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This article has been peer reviewed. It is the authors' final version prior to publication in Journal of Clinical Pharmacy and Therapeutics Volume 35, Issue 1, February 2010, Pages 55-61. The published version is available at DOI: 10.1111/j.1365-2710.2009.01047.x. Copyright © Wiley InterScience.


Background and objective: Studies from the US and Canada observed changes in antihypertensive prescribing patterns in accordance with Antihypertensive and Lipid-Lowering Treatment to Prevent Heart Attack Trial (ALLHAT) study findings immediately after the study's publication, but little is known about the impact of ALLHAT in Italy. The objective of this study was to examine antihypertensive prescribing patterns in Regione Emilia-Romagna (RER), Italy, following the publication of the ALLHAT main results.

Methods: We conducted a time series analysis using automated pharmacy data of approximately 4 million RER residents between 1 January 2000 and 31 December 2003. We computed monthly relative percentages of prescriptions for all antihypertensive medications and separately for all new antihypertensives defined as no recorded antihypertensive use in the previous year. A stepwise auto-regressive forecasting model based on data prior to the ALLHAT publication was used to estimate predicted relative percentages for the 12 months following the ALLHAT publication. Observed and predicted values were compared.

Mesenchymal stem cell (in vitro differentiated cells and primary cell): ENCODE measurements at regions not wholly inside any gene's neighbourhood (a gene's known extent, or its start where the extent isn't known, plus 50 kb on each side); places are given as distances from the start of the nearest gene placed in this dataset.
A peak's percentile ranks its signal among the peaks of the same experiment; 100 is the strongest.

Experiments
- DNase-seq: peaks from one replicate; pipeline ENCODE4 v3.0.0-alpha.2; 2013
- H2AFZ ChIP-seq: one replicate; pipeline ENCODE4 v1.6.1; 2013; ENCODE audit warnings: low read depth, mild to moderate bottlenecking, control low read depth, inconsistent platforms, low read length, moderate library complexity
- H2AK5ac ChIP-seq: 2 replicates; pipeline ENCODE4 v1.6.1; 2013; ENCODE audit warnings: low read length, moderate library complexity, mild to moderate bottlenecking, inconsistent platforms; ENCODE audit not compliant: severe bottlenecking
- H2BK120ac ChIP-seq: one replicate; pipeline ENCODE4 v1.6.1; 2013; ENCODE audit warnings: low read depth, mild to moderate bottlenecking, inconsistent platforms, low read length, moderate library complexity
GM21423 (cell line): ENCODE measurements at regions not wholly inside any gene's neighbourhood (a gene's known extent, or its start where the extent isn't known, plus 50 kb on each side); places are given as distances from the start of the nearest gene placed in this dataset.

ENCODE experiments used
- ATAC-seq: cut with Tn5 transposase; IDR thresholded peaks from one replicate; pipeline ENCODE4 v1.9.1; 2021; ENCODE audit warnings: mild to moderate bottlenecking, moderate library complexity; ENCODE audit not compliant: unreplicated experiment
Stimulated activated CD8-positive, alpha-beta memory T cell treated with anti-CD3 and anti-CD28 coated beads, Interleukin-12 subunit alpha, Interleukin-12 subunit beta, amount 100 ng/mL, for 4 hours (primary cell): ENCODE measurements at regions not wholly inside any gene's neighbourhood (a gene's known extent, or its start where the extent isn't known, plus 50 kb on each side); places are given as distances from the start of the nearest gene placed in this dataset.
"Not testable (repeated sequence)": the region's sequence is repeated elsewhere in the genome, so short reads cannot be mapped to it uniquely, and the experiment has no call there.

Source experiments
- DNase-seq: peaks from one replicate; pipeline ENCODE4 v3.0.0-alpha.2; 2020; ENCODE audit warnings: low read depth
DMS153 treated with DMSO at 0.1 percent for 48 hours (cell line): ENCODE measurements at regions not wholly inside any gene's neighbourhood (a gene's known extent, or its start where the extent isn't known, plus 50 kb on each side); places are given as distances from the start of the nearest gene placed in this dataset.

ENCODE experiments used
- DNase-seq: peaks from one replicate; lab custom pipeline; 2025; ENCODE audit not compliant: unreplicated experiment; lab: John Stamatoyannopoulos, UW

Results and discussion: Use of thiazide-type diuretics showed a general increasing trend over the study period, but the difference between the observed and predicted values reached statistical significance only for new prescriptions in October 2003 (3·71% vs. 2·32%; P = 0·0170). The relative percentage of new angiotensin-converting enzyme inhibitor and angiotensin receptor blocker (ACE/ARB) prescriptions was higher than predicted for the months May to August 2003 (P < 0·05), but no significant differences were observed for total ACE/ARB prescriptions. Modest changes in patterns of prescribing of calcium channel blockers and α-blockers were observed.

Conclusion: We found little evidence that the ALLHAT study had an impact on antihypertensive prescribing patterns in RER in the year following their publication.



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